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Google I/O 2015: 5 Things You Missed but Need to Know

This year’s Google I/O was all about context; here are the important things you may have missed from yesterday’s event and what they mean for government.

by / May 29, 2015
Google’s I/O Livestream feed

Each year, developers around the world converge on the Moscone Center in San Francisco for the Google I/O conference. In previous years, the conference was the birthplace of major Google products, such as Google Glass, Google Hangouts and Android Wear. This year, in addition to a new Android operating system (Android M), Google announced a series of major improvements to existing products, as well as a few new things for the Android ecosystem.

Here are the five key takeaways and their relevance for the public sector.

1. Market Size of Android

One of the most striking stats I heard at this year’s I/O was how large the Android ecosystem has grown. Today there are more than 1 billion Android devices connected around the globe, and within the last 12 months alone over 50 billion Android applications have been downloaded. 

What this means for government: You can no longer just support iOS applications. Android not only has the market share, it also has the active users to justify cross-platform development.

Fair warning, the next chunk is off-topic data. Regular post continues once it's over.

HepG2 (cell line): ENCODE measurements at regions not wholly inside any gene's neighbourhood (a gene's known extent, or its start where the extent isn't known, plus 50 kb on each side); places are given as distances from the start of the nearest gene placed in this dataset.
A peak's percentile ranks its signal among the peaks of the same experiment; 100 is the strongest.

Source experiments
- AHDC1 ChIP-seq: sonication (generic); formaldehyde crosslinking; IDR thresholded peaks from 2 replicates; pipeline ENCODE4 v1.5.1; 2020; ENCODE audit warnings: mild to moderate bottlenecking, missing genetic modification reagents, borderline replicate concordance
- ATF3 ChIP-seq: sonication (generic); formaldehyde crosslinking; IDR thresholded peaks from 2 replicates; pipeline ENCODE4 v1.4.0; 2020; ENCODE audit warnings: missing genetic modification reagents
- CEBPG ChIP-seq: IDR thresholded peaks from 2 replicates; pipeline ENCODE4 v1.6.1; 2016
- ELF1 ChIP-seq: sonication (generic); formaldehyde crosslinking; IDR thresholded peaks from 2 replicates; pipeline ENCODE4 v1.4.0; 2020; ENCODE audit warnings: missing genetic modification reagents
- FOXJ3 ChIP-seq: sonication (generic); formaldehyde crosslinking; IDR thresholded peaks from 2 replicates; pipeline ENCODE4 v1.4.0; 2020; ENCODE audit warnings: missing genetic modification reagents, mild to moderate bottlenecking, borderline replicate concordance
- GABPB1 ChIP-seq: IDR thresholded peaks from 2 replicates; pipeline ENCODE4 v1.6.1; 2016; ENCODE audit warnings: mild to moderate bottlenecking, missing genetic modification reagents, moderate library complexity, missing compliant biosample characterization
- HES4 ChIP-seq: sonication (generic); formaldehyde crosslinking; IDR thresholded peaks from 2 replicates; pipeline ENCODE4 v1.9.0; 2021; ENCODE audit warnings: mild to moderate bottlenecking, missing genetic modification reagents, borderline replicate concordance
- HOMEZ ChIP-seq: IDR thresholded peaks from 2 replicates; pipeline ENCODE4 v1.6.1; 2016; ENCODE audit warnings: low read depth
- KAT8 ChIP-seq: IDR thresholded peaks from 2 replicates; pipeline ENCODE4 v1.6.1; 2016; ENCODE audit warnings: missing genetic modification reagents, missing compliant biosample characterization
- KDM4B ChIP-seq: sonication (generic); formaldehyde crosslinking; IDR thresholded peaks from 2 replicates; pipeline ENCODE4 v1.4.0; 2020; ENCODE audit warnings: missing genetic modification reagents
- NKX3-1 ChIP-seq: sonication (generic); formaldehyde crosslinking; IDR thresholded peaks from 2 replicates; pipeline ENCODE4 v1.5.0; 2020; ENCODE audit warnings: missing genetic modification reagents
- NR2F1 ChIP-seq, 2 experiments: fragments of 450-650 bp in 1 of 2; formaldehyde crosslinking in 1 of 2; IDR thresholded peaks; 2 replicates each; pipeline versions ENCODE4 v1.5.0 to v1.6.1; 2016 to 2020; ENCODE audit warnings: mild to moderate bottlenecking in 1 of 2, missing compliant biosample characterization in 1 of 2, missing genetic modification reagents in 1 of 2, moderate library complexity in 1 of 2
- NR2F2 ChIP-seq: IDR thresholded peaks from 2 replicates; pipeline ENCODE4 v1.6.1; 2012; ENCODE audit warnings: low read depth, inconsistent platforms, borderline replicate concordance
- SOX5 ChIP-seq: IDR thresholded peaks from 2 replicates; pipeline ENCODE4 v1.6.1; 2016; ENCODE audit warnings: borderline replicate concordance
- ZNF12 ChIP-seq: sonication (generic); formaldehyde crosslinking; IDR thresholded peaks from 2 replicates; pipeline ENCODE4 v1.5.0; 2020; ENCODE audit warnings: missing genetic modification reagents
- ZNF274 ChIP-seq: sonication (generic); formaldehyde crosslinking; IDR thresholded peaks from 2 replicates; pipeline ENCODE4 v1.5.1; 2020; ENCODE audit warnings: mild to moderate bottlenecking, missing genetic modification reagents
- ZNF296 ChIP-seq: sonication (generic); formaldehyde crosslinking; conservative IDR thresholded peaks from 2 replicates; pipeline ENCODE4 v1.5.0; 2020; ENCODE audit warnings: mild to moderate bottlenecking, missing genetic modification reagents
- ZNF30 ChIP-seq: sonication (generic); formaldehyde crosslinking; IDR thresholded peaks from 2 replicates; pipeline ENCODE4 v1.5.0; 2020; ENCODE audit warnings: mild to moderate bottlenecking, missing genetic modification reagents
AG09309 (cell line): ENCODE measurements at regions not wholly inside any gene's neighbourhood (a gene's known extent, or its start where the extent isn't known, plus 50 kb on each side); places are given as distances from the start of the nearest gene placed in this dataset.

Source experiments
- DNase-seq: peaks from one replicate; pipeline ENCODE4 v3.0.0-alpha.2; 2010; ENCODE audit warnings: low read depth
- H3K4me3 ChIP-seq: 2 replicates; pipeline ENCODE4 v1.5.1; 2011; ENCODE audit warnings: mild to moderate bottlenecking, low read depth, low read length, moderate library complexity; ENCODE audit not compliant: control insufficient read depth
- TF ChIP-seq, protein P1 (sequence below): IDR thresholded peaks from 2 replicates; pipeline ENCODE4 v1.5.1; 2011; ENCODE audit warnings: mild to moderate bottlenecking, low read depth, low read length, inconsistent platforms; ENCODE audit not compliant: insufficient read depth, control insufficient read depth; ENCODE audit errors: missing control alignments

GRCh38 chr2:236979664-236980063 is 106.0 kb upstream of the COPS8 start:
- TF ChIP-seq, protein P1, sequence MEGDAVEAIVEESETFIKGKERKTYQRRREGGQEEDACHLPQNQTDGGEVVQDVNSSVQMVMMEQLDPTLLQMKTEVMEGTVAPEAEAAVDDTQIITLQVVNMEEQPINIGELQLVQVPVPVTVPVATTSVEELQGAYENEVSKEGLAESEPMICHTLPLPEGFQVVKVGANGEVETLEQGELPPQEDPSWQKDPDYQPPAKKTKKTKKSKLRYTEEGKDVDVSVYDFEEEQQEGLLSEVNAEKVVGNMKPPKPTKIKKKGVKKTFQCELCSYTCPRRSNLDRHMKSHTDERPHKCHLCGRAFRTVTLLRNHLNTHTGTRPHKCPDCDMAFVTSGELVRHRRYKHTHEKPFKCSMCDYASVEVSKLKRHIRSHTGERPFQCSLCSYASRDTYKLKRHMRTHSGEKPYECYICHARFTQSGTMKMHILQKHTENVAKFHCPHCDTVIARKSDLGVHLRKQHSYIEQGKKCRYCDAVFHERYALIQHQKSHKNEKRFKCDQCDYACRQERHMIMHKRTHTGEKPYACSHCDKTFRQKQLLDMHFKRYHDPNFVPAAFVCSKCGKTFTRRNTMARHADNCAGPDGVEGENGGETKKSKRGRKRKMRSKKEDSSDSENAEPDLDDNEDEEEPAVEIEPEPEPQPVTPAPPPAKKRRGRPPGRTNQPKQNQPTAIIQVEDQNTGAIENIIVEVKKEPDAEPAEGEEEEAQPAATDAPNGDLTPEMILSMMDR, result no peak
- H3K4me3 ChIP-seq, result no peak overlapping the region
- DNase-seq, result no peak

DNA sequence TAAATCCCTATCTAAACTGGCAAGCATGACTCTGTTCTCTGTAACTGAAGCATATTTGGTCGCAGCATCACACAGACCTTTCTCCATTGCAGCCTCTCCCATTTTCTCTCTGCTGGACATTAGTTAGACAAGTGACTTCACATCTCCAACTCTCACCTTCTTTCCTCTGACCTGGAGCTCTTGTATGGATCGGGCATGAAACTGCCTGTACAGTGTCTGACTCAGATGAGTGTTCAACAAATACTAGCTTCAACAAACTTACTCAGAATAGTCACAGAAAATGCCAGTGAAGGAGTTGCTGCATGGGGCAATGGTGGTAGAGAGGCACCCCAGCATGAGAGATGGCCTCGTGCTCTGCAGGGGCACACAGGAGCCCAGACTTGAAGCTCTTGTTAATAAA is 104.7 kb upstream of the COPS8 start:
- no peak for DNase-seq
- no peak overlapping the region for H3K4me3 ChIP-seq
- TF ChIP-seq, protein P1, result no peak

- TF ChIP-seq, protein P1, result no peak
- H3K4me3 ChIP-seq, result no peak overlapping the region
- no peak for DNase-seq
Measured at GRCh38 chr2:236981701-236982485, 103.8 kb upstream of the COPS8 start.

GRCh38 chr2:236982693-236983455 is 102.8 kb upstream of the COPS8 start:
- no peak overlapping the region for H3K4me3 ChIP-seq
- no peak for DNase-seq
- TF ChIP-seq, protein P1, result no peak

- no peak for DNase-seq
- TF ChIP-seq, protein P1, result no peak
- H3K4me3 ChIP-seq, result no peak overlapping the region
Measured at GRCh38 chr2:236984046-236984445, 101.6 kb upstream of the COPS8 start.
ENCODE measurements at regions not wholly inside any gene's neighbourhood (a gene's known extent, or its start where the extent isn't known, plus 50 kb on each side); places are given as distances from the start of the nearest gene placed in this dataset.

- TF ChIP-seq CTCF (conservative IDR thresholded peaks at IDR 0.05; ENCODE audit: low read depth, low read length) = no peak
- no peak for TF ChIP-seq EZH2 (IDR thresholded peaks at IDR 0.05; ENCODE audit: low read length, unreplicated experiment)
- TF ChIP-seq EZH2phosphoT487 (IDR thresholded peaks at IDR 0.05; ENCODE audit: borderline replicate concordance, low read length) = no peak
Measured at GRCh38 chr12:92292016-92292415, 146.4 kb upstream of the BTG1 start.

Google+I%2FO+conference+20152. Google Now on Tap

I have been a big fan of Google Now for some time, and yesterday’s announcement was a big step to extend the functionality of the service into any application on your Android phone. For those new to Google Now, it is a predictive assistant that anticipates what you are interested in knowing without having to ask. It accomplishes this by factoring in your context (location, interests, schedule, email, etc.) for the exact moment you use it.

Yesterday's announcement enables a multitude of new use cases within any application or service you may be using on your phone through a new service called Now on Tap. For example, if you're texting with someone about a restaurant where you would like to eat, instead of having to manually search for the restaurant, you can now simply hold down the home button on your phone. This will bring up a Google Now card that has automatically displayed the restaurant’s reviews and gives the option to book a table directly on your screen — all without ever leaving the original mobile application.